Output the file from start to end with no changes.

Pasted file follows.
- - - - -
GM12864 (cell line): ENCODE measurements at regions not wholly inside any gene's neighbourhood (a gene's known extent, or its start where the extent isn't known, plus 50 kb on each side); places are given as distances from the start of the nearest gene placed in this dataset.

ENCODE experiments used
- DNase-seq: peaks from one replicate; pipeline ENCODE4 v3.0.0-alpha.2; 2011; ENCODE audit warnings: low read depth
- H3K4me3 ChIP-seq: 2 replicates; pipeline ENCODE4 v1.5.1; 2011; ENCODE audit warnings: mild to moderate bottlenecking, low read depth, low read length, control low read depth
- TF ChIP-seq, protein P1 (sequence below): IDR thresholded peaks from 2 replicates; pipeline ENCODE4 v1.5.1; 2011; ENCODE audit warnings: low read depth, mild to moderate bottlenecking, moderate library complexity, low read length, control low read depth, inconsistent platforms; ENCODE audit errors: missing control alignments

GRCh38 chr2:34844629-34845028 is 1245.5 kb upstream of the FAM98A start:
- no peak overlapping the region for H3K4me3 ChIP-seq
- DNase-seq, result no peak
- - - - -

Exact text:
GM12864 (cell line): ENCODE measurements at regions not wholly inside any gene's neighbourhood (a gene's known extent, or its start where the extent isn't known, plus 50 kb on each side); places are given as distances from the start of the nearest gene placed in this dataset.

ENCODE experiments used
- DNase-seq: peaks from one replicate; pipeline ENCODE4 v3.0.0-alpha.2; 2011; ENCODE audit warnings: low read depth
- H3K4me3 ChIP-seq: 2 replicates; pipeline ENCODE4 v1.5.1; 2011; ENCODE audit warnings: mild to moderate bottlenecking, low read depth, low read length, control low read depth
- TF ChIP-seq, protein P1 (sequence below): IDR thresholded peaks from 2 replicates; pipeline ENCODE4 v1.5.1; 2011; ENCODE audit warnings: low read depth, mild to moderate bottlenecking, moderate library complexity, low read length, control low read depth, inconsistent platforms; ENCODE audit errors: missing control alignments

GRCh38 chr2:34844629-34845028 is 1245.5 kb upstream of the FAM98A start:
- no peak overlapping the region for H3K4me3 ChIP-seq
- DNase-seq, result no peak